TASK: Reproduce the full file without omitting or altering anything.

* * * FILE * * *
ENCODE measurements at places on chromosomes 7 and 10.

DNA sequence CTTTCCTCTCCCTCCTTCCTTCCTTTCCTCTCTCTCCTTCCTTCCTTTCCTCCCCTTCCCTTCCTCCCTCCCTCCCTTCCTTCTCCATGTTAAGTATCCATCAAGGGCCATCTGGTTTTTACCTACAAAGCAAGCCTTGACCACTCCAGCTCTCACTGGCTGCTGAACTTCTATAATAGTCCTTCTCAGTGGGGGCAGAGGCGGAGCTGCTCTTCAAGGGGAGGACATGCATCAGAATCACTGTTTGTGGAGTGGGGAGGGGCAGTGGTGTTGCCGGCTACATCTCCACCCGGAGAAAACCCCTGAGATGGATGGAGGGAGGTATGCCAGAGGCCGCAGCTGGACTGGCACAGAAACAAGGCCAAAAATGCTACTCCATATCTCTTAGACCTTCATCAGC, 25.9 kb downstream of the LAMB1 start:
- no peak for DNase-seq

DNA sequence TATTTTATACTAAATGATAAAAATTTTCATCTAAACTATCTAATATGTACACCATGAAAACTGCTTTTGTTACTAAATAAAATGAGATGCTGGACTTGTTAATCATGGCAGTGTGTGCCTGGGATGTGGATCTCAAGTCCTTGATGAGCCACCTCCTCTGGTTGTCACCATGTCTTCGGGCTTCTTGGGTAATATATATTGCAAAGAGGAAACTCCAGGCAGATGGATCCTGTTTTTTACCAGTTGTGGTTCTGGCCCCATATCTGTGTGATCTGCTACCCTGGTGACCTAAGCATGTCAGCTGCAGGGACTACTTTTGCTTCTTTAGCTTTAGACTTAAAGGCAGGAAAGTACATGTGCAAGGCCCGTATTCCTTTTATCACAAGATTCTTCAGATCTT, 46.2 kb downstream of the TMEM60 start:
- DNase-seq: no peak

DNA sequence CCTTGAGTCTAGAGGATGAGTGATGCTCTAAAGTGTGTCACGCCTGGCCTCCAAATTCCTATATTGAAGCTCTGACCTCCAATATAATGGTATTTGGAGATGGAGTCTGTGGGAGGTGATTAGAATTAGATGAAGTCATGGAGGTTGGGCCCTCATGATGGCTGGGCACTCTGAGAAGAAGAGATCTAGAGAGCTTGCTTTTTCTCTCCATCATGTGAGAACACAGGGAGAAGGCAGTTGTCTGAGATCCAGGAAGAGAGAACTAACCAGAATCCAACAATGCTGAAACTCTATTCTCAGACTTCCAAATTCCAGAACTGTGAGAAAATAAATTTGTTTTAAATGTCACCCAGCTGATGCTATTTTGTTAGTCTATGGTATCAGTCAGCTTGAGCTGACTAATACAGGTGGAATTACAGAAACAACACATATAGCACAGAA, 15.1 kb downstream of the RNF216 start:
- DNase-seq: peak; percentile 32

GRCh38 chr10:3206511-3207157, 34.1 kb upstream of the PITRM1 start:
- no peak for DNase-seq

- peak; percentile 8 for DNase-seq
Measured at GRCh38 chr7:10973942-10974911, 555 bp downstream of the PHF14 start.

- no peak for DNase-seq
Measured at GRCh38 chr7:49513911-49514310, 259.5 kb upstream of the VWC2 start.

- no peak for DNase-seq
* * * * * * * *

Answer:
ENCODE measurements at places on chromosomes 7 and 10.

DNA sequence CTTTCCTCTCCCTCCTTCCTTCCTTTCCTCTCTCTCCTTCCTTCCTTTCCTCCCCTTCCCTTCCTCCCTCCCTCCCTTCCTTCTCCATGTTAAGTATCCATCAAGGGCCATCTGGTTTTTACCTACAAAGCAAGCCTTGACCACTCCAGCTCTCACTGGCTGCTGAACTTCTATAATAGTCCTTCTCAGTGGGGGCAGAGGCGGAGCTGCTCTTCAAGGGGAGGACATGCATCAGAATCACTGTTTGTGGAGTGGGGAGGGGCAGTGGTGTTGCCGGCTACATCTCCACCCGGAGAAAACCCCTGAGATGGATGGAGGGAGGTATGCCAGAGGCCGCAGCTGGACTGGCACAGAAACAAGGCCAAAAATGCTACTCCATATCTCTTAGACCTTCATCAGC, 25.9 kb downstream of the LAMB1 start:
- no peak for DNase-seq

DNA sequence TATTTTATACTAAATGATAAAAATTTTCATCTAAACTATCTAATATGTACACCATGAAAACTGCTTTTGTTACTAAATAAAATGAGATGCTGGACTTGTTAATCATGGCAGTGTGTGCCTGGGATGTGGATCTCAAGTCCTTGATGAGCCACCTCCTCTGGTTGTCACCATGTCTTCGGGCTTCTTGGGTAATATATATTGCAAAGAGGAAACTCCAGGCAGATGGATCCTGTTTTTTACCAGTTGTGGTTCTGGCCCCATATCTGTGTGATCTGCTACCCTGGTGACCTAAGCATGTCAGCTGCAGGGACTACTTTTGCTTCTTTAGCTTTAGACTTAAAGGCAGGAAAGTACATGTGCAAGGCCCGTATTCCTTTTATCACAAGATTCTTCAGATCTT, 46.2 kb downstream of the TMEM60 start:
- DNase-seq: no peak

DNA sequence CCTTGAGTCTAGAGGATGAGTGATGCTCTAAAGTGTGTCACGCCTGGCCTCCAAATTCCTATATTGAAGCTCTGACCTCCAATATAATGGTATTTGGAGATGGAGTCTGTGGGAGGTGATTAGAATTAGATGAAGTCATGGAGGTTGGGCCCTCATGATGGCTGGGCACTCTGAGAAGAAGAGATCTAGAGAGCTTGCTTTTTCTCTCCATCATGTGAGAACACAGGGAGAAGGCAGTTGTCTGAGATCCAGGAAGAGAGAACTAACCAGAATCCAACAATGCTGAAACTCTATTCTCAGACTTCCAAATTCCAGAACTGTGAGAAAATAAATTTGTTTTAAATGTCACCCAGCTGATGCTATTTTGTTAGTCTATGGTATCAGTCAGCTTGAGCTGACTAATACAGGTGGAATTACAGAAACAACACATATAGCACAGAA, 15.1 kb downstream of the RNF216 start:
- DNase-seq: peak; percentile 32

GRCh38 chr10:3206511-3207157, 34.1 kb upstream of the PITRM1 start:
- no peak for DNase-seq

- peak; percentile 8 for DNase-seq
Measured at GRCh38 chr7:10973942-10974911, 555 bp downstream of the PHF14 start.

- no peak for DNase-seq
Measured at GRCh38 chr7:49513911-49514310, 259.5 kb upstream of the VWC2 start.

- no peak for DNase-seq